A k-dumbbell is a graph that consists of 2 cliques each of size k with one and only one edge between them. How do I show that finding if a graph is a k-dumbbell is NP-complete?

Proof it is in NP: Given the cliques of size k, I can verify if it they are the cliques of size k.

Proof of NP-hardness: If there is only one edge between them, how can I be sure that this is the edge I need for the reduction?

I'm trying to reduce from the k-clique problem as it seems to be the easiest choice.

I'm new to this so, if I'm wrong somewhere, please help me out !

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    $\begingroup$ A graph is not NP-complete. Perhaps you mean the problem of, given a graph $G$ and a parameter $k$, deciding whether the graph $G$ contains a $k$-dumbbell? $\endgroup$ Dec 10, 2015 at 5:27
  • $\begingroup$ Of course, the question isn't worded well. Will change ! $\endgroup$
    – LockStock
    Dec 10, 2015 at 13:32
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    $\begingroup$ With regards to your edited question, determining whether a graph is a k-dumbbell isn't NP-complete at all (or at least, it isn't, assuming $P\not = NP$). $\endgroup$ Dec 10, 2015 at 14:28

1 Answer 1


Hint: Following your idea, you want to reduce the clique problem to the dumbbell problem, to show that the latter is NP-hard. Given an instance $(G,k)$ of the clique problem, it is natural to consider two copies $G',G''$ of your original graph, connected in some way, so that if the original graphs contains a $k$-clique, then the new one contains a $k$-dumbbell.

If the new graph contains a $k$-dumbbell restricted to one of the copies, then the original graph certainly contains a $k$-clique. You want to arrange matters so that if the $k$-dumbbell straddles both copies, then it is composed of a $k$-clique in each one.

This is just a hint, so I'm not giving a full solution. Indeed, there might be several ways of using this idea to get an NP-hardness reduction. Some of them require you to slightly change the value of $k$ from the clique instance to the dumbbell instance.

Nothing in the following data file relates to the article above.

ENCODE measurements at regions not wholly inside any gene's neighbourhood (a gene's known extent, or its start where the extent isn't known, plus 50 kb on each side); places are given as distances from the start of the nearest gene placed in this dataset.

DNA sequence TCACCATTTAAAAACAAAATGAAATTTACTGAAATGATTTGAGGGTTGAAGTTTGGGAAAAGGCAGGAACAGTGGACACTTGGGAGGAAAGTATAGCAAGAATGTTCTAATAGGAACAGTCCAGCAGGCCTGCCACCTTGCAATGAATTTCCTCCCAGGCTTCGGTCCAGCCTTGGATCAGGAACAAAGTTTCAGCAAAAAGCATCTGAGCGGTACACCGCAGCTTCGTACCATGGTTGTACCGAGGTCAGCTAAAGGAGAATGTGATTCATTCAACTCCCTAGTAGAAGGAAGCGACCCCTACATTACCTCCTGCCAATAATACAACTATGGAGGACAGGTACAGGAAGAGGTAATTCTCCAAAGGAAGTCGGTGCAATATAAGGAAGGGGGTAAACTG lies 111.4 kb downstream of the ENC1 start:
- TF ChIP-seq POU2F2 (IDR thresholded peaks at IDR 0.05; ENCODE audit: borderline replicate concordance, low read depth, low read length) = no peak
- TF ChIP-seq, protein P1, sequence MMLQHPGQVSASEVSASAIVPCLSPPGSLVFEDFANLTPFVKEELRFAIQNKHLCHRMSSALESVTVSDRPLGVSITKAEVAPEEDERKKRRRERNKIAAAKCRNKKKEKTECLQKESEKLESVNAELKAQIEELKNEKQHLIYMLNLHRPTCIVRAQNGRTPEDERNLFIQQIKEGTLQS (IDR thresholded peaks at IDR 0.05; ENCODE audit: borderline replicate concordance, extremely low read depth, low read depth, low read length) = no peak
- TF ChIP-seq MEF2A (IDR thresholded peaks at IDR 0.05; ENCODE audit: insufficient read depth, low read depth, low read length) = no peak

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    $\begingroup$ Thanks for your hint! If the original graph has a clique, I can duplicate it and connect all the corresponding vertices in the copies to one another. This way, the new graph will have an edge between the cliques and hence, the new graph will be a k-dumbbell. But if I am given a k-dumbbell, since it has to have 2 cliques, how do I make sure that the subgraphs have cliques each ( what if the added edges interfere with the cliques )? I'm confused. $\endgroup$
    – LockStock
    Dec 10, 2015 at 14:02
  • $\begingroup$ @LockStock I haven't given a complete solution since it's your exercise rather than mine. I won't give further hints. Spend a few more hours on the question. Not all questions can be solved immediately. You have to be more patient. $\endgroup$ Dec 10, 2015 at 14:07
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    $\begingroup$ I got it now! On duplicating the original graph $G$ and attaching the smiliar vertices, if $G$ has a k-clique, the resulting $G^'$ will be a k-dumbbell. If $G^{'}$ has a k-dumbbell, the newly added edges do not interfere with the clique. Hence, it must have a clique in the subcomponent. However, by our construction, $G^{'}$ has two copies of $G$ so, $G$ must have a clique in it. Thanks for not giving the answer out ! $\endgroup$
    – LockStock
    Dec 10, 2015 at 18:10
  • $\begingroup$ This only shows hardness for containment of a k-dumbbell, not being a k-dumbell. ​ ​ $\endgroup$
    – user12859
    Dec 10, 2015 at 20:51
  • $\begingroup$ @RickyDemer Which is exactly what we want. $\endgroup$ Dec 10, 2015 at 22:27

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